Disaster recovery a top priority for businesses

Disaster recovery a top priority for businesses

Mar 10, 2015


Virtual server backup is of the highest priority to IT companies in 2015, according to the latest research from ComputerWeekly.com and TechTarget.

The survey asked 111 IT professionals which areas would be their main focus over the coming months, with more effective disaster recovery and data migration highlighted by 16 percent of the sample as the most important consideration.

While many are already utilising backups, no single solution ranked prominently. Only 30 percent of the organizations explained that they were implementing cloud-based systems to replicate their data. Moreover, a lesser 28 percent are using virtual servers as their primary backup solution.

Despite the preventative measures offering a mixed bag, the survey did outline that enterprises are becoming better aware of the importance of disaster recovery. Forty-five percent of those questioned acknowledged that managing the fallout from any data loss will be a key project this year.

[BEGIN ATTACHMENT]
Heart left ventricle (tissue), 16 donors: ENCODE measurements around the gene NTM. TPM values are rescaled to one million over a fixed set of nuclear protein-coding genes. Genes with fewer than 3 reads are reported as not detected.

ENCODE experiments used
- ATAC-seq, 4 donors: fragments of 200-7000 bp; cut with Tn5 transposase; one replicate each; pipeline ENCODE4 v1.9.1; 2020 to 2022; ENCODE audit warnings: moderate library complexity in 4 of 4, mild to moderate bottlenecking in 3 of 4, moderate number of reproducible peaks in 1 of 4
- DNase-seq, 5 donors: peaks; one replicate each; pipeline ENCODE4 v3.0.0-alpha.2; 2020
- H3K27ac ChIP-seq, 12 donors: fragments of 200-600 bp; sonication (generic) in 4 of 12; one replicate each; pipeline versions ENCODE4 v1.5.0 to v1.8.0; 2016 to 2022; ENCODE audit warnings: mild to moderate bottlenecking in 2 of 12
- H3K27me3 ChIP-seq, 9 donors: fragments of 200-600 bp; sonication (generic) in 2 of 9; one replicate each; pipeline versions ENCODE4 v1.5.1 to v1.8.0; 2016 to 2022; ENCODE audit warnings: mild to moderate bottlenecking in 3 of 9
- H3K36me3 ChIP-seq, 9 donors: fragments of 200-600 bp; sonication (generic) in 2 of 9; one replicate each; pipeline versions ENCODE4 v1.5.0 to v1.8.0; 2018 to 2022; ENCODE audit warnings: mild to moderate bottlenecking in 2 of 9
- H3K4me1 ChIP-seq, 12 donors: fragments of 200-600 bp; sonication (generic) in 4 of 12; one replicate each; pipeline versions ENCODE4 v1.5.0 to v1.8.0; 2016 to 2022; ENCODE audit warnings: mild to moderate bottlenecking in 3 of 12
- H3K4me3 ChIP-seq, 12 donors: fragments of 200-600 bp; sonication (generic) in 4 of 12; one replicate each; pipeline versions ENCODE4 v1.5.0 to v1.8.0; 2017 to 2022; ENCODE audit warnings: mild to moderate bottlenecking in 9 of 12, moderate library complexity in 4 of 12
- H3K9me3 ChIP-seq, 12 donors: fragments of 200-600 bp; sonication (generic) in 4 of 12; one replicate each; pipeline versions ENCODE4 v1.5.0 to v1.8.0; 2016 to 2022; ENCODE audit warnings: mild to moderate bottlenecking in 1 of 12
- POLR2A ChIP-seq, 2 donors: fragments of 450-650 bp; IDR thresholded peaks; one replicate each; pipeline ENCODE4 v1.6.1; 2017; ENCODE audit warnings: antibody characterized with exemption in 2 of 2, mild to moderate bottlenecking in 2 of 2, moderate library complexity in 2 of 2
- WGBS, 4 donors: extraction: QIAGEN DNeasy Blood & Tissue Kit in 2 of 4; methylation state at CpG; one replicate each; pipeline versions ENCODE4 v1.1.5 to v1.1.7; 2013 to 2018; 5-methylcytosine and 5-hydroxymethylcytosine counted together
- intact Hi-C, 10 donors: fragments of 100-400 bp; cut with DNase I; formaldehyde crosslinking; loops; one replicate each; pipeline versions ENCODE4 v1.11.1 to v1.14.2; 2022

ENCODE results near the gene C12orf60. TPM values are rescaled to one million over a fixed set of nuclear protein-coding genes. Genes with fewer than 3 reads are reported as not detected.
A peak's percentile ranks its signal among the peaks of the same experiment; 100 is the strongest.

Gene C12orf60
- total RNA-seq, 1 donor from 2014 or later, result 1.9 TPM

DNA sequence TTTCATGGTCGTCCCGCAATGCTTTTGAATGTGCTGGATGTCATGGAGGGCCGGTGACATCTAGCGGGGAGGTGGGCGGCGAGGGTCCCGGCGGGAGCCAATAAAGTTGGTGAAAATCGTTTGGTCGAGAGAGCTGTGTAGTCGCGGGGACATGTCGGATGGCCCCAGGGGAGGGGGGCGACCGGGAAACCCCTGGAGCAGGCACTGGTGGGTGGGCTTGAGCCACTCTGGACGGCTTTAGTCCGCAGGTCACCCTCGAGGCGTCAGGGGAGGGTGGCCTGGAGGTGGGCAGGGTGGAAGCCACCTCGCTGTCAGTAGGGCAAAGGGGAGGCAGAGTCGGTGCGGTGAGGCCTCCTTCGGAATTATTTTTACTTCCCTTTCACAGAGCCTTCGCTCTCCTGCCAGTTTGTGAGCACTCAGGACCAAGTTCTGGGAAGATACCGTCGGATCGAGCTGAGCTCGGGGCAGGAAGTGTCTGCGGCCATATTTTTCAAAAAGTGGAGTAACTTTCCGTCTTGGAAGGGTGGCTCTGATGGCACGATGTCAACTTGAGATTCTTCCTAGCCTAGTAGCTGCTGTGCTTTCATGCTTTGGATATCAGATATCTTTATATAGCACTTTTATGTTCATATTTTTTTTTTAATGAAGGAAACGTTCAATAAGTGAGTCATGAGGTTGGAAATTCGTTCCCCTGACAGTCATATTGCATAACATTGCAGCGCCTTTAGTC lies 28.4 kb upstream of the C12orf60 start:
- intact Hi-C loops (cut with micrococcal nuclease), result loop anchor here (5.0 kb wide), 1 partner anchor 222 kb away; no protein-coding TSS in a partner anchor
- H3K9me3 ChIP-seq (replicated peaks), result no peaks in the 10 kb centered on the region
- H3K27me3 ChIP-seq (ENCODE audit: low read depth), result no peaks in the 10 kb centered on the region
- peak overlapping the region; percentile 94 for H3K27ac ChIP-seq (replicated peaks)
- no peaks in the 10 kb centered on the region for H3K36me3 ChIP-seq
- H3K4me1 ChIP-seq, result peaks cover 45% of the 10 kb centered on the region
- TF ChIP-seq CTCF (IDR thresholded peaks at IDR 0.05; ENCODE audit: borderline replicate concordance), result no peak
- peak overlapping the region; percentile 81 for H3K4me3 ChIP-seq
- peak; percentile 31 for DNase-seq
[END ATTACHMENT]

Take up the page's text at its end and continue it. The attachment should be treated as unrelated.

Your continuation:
As briefly touched on, cloud-based disaster recovery has not yet fully taken hold, but the growth in its importance is likely to be exponential. While many organizations have not yet implemented the pillars of such a solution, 30 percent explained that getting a cloud-based system up and running is a task of the highest priority.

The cloud continues to be used less for production data as it continues to pose latency issues in such instances. However, it's usefulness for archiving, backup and disaster recovery cannot be underplayed, with the most savvy companies either already implementing it now, or looking to in the very near future.

Alternatives such as flash storage are becoming less viable due to the sheer amount of data companies of all sizes now receive. In the ComputerWeekly.com and TechTarget research, only 19 per cent of enterprises consider flash storage their number one priority.

Cloud solutions are currently taking hold in so many facets of the technology industry, and this latest research has suggested that it's unlikely to stop at data recovery.

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